Robert Greene, The 33 Strategies of War
“Understand: the greatest generals, the most creative strategists, stand out not because they have more knowledge but because they are able, when necessary, to drop their preconceived notions and focus intensely on the present moment. That is how creativity is sparked and opportunities are seized. Knowledge, experience, and theory have limitations: no amount of thinking in advance can prepare you for the chaos of life, for the infinite possibilities of the moment. The great philosopher of war Carl von Clausewitz called this “friction”: the difference between our plans and what actually happens. Since friction is inevitable, our minds have to be capable of keeping up with change and adapting to the unexpected. The better we can adapt our thoughts to changing circumstances, the more realistic our responses to them will be. The more we lose ourselves in predigested theories and past experiences, the more inappropriate and delusional our response.”
Robert Greene, The 33 Strategies of War
“As Xenophon said, your obstacles are not rivers or mountains or other people; your obstacle is yourself. If you feel lost and confused, if you lose your sense of direction, if you cannot tell the difference between friend and foe, you have only”
Robert Greene, The 33 Strategies Of War
“The truth is that everything starts from the top. What determines your failure or success is your style of leadership and the chain of command that you design.”
Robert Greene, The 33 Strategies of War
“Being attacked is a sign that you are important enough to be a target. You should relish the attention and the chance to prove yourself.”
Robert Greene, The 33 Strategies Of War
“As Xenophon said, your obstacles are not rivers or mountains or other people; your obstacle is yourself. If you feel lost and confused, if you lose your sense of direction, if you cannot tell the difference between friend and foe, you have only yourself to blame.”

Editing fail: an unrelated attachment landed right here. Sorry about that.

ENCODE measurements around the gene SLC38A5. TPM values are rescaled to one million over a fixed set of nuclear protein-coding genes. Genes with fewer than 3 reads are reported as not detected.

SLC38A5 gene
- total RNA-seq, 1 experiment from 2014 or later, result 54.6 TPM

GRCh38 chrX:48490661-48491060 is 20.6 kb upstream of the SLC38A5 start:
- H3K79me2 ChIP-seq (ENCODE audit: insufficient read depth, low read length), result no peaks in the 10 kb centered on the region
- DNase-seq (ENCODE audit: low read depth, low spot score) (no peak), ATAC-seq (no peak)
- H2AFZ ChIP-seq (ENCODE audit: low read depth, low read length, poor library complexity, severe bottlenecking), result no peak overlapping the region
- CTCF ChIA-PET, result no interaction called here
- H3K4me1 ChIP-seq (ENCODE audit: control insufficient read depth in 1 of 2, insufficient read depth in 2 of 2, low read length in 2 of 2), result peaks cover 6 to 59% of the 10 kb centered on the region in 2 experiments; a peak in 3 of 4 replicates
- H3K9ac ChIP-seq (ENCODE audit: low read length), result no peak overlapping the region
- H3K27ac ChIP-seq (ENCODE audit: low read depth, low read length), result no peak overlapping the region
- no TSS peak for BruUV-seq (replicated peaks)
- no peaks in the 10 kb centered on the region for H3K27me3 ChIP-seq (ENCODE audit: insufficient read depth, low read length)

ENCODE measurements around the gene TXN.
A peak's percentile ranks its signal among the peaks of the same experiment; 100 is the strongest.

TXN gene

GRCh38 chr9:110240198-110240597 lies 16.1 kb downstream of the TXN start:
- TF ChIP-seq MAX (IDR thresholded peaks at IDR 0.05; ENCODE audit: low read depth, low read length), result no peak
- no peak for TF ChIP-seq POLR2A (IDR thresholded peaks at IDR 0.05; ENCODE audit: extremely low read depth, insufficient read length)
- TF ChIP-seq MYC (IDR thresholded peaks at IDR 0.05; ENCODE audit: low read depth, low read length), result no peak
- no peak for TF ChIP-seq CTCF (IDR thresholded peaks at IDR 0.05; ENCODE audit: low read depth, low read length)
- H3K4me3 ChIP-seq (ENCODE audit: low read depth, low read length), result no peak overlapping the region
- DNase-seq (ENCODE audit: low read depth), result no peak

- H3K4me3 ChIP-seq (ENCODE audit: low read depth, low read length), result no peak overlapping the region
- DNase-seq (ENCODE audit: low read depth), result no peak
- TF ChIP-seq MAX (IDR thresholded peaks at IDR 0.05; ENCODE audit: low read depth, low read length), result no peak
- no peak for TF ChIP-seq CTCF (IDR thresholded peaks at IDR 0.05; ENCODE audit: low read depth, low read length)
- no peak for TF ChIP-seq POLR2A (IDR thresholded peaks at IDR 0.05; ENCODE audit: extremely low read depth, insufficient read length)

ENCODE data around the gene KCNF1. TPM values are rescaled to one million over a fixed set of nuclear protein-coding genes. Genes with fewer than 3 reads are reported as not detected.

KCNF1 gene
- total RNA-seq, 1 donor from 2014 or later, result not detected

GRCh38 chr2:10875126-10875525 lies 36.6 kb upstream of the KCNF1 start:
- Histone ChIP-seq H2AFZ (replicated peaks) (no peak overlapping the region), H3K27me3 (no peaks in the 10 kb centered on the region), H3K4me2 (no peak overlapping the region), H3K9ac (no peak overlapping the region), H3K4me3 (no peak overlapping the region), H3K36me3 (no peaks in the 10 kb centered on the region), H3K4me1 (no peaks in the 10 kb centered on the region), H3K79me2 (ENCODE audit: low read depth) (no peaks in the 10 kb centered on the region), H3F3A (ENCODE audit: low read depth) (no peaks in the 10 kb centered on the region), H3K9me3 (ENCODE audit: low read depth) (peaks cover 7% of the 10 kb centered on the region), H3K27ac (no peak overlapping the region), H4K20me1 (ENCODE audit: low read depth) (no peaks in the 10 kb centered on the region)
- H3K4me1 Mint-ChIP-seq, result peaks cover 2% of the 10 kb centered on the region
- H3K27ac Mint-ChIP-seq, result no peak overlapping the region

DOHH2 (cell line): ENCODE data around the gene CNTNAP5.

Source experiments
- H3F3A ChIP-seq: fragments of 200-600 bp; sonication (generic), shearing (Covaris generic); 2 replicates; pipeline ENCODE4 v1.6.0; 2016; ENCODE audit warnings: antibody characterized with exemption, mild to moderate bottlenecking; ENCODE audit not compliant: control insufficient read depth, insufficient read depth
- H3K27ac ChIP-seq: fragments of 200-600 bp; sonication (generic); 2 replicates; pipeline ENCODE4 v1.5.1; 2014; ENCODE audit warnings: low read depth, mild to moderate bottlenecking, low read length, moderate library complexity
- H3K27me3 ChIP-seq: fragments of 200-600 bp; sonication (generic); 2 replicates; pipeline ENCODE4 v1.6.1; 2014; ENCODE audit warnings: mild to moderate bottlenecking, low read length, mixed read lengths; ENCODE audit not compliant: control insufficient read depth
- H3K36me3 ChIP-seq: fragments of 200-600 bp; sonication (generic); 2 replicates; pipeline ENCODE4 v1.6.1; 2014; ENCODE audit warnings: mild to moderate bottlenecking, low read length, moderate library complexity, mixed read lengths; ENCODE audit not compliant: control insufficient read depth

Robert Greene, The 33 Strategies Of War
“Every day you face battles—that is the reality for all creatures in their struggle to survive. But the greatest battle of all is with yourself—your weaknesses, your emotions, your lack of resolution in seeing things through to the end.”
Robert Greene, The 33 Strategies of War
“KEYS TO WARFARE The world is full of people looking for a secret formula for success and power. They do not want to think on their own; they just want a recipe to follow. They are attracted to the idea of strategy for that very reason. In their minds strategy is a series of steps to be followed toward a goal. They want these steps spelled out for them by an expert or a guru. Believing in the power of imitation, they want to know exactly what some great person has done before. Their maneuvers in life are as mechanical as their thinking. To separate yourself from such a crowd, you need to get rid of a common misconception: the essence of strategy is not to carry out a brilliant plan that proceeds in steps; it is to put yourself in situations where you have more options than the enemy does. Instead of grasping at Option A as the single right answer, true strategy is positioning yourself to be able to do A, B, or C depending on the circumstances. That is strategic depth of thinking, as opposed to formulaic thinking.”
Robert Greene, The 33 Strategies Of War
“Strategic warriors operate much differently. They think ahead toward their long-term goals, decide which fights to avoid and which are inevitable, know how to control and channel their emotions. When forced to fight, they do so with indirection and subtle maneuver, making their manipulations hard to trace. In this way they can maintain the peaceful exterior so cherished in these political times.”
Robert Greene, The 33 Strategies of War
“Your wealth vanishes, the latest gadgetry suddenly becomes passé, your allies desert you. But if your mind is armed with the art of war, there is no power that can take that away.”
Robert Greene, The 33 Strategies of War